Foster then shared that Fairmont is facing many of the same issues as was previously discussed, including infrastructure, workforce and housing. She also brought up the issue of childcare.

“We actually have families in our community that are growing their family depending on the daycare openings. It’s so unfortunate that it’s gotten there,” Foster said.

She then shared some information about Lakeview Methodist Health Care Center. Foster detailed how, as Lakeview was renovating, it set aside space for a childcare facility, but ran out of money during Covid-induced cost increases.

“It’s a perfect site. But there’s no money,” Foster said.

She brought up the fact that non-profits seem to have a good deal of money available but when it’s a for-profit business, there’s limited access to funds to help them.

Foster switched gears and said there’s no additional space to put a new workforce.

“We’re kind of on our own little island where we’re at. We’re 60 miles from a city that’s relatively our size and it’s difficult to get contractors to come down to this area because they can’t branch out into different areas,” Foster said.

Foster ended her discussion with Klobuchar by saying, “we’d appreciate any help youcan continue to give us. We are very grateful.”

Finally, Mayor Rick Scholtes of Blue Earth said they’re facing issues similar to the other communities. He did say a specific issue Faribault County is facing is a shortage of veterinarians.

“Blue Earth and other small communities are facing what will become a crisis due to the lack of available large animal veterinarians,” Scholtes said.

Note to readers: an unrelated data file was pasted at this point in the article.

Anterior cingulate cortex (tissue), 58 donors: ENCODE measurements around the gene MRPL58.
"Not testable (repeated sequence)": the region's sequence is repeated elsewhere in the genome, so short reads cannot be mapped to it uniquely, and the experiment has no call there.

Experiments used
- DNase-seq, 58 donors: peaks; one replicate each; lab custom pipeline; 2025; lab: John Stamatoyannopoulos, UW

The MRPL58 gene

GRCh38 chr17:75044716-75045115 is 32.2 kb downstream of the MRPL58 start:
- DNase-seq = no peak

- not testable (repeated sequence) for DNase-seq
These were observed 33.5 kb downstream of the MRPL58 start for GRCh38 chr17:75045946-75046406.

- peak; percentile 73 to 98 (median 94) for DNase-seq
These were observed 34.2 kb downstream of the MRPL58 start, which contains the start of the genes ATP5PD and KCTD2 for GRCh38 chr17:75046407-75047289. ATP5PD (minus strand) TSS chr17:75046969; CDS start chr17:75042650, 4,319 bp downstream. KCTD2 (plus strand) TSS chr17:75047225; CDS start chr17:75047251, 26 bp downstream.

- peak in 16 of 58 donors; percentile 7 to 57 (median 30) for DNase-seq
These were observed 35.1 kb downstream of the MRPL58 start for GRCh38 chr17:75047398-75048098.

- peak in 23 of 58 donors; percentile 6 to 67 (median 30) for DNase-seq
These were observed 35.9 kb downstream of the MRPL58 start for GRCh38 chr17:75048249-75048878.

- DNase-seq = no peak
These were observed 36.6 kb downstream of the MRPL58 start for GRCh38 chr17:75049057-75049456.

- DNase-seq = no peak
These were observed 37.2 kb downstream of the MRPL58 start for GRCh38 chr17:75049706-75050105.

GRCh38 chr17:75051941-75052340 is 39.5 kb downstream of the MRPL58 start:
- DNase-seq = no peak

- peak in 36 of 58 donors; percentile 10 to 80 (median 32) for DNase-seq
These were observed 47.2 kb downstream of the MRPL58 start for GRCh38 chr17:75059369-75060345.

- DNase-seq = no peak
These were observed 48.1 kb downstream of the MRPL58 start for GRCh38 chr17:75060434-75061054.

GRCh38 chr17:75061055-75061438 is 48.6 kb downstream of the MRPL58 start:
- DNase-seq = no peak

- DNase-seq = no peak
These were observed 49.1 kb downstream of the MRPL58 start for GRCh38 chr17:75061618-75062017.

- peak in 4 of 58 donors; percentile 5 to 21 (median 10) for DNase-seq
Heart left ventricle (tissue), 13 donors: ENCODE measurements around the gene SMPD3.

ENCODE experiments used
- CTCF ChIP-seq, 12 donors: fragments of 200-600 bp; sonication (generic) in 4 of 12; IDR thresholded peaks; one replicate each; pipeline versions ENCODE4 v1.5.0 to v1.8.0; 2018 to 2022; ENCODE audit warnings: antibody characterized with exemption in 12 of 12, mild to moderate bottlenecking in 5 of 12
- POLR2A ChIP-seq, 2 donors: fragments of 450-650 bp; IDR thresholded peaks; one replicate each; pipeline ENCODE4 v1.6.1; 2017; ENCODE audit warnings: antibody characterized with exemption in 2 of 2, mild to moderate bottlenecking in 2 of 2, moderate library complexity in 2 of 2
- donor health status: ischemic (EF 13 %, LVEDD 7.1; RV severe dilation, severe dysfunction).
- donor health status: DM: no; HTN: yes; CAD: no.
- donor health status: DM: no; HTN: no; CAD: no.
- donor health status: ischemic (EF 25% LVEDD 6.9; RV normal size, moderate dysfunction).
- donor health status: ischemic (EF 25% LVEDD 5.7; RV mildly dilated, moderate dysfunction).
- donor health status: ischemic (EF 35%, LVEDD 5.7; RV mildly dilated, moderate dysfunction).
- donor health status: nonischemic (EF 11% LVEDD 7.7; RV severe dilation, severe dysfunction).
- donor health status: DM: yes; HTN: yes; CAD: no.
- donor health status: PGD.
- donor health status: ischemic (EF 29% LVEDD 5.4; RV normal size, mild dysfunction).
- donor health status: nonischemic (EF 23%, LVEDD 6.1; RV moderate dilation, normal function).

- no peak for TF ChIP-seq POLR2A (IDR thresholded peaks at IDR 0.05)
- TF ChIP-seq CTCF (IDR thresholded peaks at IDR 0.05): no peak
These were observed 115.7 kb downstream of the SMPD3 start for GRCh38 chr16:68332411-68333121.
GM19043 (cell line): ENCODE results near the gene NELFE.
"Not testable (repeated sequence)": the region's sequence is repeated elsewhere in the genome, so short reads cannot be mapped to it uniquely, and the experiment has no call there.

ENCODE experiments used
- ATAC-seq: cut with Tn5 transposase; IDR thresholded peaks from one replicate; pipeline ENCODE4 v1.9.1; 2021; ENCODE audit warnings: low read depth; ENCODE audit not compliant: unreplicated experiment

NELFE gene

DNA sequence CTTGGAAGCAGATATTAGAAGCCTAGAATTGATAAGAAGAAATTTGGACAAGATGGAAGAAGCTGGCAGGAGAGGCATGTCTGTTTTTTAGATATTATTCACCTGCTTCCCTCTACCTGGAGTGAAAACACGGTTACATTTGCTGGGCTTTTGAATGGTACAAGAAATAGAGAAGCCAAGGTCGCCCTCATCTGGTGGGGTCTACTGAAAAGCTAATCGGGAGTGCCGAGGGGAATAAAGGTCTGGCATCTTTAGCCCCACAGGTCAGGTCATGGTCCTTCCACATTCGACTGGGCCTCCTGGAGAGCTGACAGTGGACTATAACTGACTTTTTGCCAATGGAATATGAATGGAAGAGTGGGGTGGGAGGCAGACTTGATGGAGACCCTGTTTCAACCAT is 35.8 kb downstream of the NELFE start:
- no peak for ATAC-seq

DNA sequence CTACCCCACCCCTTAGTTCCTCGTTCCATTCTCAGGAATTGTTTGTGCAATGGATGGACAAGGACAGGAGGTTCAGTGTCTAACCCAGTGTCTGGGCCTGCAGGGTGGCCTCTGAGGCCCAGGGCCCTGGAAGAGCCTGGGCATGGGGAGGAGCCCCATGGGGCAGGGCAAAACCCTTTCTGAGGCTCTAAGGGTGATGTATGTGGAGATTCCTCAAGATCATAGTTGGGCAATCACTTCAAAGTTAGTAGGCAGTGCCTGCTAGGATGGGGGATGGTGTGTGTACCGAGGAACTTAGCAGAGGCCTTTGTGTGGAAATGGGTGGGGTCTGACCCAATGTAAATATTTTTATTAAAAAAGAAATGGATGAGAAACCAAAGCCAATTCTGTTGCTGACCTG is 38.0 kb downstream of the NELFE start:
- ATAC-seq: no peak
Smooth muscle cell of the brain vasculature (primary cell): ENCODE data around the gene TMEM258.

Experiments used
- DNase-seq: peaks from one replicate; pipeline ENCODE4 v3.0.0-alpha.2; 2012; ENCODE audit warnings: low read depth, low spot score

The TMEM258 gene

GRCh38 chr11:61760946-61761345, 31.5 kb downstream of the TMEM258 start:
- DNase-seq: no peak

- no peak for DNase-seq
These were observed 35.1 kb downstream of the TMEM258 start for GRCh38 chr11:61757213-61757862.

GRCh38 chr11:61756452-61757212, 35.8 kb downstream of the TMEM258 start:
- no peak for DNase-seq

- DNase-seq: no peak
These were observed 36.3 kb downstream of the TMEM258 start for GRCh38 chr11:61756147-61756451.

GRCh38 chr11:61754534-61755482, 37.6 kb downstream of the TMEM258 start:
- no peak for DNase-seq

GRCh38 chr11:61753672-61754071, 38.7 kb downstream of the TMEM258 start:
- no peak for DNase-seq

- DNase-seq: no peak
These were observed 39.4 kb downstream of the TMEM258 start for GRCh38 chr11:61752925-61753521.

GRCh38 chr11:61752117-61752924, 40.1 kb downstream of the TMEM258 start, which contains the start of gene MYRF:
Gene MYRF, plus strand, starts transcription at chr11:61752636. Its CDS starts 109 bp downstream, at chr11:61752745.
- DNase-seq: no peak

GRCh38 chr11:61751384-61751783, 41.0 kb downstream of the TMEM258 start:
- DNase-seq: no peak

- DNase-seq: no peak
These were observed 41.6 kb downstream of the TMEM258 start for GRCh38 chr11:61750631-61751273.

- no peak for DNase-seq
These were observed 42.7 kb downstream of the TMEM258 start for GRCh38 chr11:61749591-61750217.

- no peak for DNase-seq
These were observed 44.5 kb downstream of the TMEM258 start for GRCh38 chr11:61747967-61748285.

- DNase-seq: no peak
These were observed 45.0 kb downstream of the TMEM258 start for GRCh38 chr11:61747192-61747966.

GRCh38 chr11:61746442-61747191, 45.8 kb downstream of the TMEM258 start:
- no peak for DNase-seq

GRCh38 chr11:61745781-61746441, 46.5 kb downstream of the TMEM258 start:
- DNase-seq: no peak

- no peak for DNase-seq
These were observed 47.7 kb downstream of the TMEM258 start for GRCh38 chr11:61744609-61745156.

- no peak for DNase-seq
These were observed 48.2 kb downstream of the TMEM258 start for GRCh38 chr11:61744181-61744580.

He said Dr. Robert Bogan is a 75-year-old veterinarian and he’s currently the only vet for both large and small animals in all of Faribault County. Both the city and the EDA have been working with Bogan for over five years to help recruit a vet to take over the practice.

“Recent graduates from vet school cite rising student loan debt, work-life balance, more competitive wage offers… with less on-call work requirements and the option to be not the business owner,” Scholtes said.

He pointed out that this puts rural Minnesota and agriculture-based communities at a disadvantage as there’s no one to care for animals. He said they’re struggling to find incentives to recruit people to take over these positions.

Klobuchar said the issue is both getting people who are already here into a certain occupation, and finding incentives to recruit people to these areas.

Scholtes also said affordable housing is an issue, especially in Blue Earth. He said they received some federal funding through a state program for lower-end housing, but that the prevailing wage can add 30 percent to the cost of building a single family home.

“Our local contractors all of a sudden are making more money than they were and that pushes the cost of the house from a $150,000 home to a $250,000 home,” Scholtes said.

Klobuchar thanked the mayors for their time and input. She said she plans to visit each town in the coming year and will be able to talk to them more then.

“My takeaways from this are the specific infrastructure projects, the need to unleash that funding from the state and encourage that immediately. The childcare issue… and also funding and the expansions. We also talked about housing…. a lot of it is pushing these companies and figuring out incentives for them to build in your communities,” Klobuchar said.